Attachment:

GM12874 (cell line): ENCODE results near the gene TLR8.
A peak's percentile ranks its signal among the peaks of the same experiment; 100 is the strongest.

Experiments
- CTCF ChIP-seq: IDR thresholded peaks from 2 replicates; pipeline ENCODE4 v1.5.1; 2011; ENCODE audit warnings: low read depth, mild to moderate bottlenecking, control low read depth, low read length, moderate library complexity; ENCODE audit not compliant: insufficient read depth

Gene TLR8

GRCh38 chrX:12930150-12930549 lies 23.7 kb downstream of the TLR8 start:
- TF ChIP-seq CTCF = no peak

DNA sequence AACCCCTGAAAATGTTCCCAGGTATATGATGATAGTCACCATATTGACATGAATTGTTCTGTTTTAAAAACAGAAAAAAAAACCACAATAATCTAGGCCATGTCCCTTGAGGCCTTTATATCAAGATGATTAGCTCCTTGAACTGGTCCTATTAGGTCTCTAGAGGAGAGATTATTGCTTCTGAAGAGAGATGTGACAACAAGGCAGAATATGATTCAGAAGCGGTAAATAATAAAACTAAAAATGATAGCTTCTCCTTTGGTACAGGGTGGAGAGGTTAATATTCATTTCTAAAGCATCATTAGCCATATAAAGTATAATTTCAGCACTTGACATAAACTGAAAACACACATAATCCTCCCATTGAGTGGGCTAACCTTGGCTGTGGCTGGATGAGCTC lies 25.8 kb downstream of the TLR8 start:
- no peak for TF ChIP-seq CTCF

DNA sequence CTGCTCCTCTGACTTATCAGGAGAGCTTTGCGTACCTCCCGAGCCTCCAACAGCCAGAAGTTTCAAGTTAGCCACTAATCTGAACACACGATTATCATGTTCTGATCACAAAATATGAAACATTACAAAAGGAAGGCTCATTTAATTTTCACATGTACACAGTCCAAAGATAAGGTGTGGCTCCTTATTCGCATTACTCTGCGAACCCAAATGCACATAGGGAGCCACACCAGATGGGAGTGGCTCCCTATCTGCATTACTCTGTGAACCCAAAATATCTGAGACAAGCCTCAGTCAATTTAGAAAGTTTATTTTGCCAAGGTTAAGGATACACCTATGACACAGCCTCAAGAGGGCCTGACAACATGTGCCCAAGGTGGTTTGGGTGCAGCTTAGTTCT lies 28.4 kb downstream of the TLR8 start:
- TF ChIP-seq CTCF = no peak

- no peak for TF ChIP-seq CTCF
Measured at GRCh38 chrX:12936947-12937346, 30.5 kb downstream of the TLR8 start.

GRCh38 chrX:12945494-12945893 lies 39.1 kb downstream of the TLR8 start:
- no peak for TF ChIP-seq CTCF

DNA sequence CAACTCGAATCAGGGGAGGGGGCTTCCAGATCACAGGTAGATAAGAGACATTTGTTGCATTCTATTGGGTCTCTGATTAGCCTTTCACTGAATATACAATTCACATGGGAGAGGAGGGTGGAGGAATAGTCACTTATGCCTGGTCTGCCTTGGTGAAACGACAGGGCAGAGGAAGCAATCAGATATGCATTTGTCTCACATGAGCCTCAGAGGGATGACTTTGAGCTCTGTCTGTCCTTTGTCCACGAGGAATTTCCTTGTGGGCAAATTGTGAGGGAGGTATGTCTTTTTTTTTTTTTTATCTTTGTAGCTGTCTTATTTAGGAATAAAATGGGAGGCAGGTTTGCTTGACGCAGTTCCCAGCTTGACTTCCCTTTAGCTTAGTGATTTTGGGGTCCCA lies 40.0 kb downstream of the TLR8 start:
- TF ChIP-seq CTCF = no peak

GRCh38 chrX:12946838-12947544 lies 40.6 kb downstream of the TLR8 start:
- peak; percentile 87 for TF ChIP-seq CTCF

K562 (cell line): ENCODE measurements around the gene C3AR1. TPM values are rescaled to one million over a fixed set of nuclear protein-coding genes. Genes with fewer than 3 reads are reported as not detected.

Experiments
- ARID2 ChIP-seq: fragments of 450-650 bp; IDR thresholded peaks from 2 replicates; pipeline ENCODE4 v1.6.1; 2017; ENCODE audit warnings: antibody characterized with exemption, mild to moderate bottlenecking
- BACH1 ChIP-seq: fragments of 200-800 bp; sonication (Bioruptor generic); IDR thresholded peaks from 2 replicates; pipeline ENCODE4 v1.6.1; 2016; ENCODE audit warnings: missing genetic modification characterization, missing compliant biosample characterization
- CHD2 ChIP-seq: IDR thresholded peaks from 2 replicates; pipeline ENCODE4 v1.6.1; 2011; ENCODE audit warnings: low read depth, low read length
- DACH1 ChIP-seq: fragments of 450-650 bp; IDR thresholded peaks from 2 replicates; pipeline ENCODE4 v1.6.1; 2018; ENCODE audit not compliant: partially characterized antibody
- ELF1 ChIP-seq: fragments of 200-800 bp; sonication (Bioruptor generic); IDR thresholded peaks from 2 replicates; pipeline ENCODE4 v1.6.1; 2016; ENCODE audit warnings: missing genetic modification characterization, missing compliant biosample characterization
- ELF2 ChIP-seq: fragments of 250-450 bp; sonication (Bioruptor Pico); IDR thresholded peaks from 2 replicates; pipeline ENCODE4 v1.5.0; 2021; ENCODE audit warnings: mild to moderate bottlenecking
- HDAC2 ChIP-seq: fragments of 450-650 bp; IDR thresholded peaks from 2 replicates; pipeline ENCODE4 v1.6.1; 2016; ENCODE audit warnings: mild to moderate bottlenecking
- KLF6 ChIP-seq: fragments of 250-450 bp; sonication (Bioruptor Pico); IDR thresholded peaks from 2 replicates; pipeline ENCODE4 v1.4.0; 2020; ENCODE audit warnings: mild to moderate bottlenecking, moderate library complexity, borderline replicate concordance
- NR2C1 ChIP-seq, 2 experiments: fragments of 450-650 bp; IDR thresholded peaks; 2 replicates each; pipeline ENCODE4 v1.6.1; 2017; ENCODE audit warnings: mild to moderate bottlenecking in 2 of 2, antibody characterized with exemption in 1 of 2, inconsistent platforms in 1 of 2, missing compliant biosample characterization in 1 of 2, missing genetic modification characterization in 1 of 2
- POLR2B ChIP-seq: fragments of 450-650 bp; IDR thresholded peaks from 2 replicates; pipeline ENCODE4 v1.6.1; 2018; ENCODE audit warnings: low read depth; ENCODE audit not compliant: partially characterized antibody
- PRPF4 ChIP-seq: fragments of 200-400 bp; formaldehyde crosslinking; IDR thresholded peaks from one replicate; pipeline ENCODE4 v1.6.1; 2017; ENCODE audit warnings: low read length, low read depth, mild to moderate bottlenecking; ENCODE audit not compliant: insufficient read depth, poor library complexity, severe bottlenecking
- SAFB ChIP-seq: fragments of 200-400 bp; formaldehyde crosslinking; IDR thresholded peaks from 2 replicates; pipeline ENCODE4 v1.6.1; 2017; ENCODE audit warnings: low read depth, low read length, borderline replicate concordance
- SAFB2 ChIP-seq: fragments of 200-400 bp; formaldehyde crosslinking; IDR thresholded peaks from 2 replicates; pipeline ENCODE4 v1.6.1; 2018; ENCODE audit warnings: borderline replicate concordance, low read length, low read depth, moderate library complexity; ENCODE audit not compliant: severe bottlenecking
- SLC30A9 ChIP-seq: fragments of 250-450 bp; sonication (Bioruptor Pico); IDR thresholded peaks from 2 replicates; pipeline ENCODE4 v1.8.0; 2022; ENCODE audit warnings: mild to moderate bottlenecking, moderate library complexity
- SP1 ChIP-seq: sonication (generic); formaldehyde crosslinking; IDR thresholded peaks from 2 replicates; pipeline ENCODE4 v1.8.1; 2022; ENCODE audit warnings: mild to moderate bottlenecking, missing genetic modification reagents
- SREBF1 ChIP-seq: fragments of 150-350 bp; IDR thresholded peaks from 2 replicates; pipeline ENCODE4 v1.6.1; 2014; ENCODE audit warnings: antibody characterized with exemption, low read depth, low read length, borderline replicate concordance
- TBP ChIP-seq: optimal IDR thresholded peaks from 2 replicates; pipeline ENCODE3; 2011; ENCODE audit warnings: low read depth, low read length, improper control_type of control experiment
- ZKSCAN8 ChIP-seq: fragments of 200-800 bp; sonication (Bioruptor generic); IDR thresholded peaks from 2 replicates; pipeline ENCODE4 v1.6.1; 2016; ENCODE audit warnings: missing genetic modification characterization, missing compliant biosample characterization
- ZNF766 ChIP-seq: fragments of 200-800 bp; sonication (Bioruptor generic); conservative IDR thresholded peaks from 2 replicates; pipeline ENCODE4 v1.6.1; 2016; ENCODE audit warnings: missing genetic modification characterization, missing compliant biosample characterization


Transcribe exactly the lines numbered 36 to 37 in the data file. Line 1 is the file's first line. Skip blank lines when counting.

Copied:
- SP1 ChIP-seq: sonication (generic); formaldehyde crosslinking; IDR thresholded peaks from 2 replicates; pipeline ENCODE4 v1.8.1; 2022; ENCODE audit warnings: mild to moderate bottlenecking, missing genetic modification reagents
- SREBF1 ChIP-seq: fragments of 150-350 bp; IDR thresholded peaks from 2 replicates; pipeline ENCODE4 v1.6.1; 2014; ENCODE audit warnings: antibody characterized with exemption, low read depth, low read length, borderline replicate concordance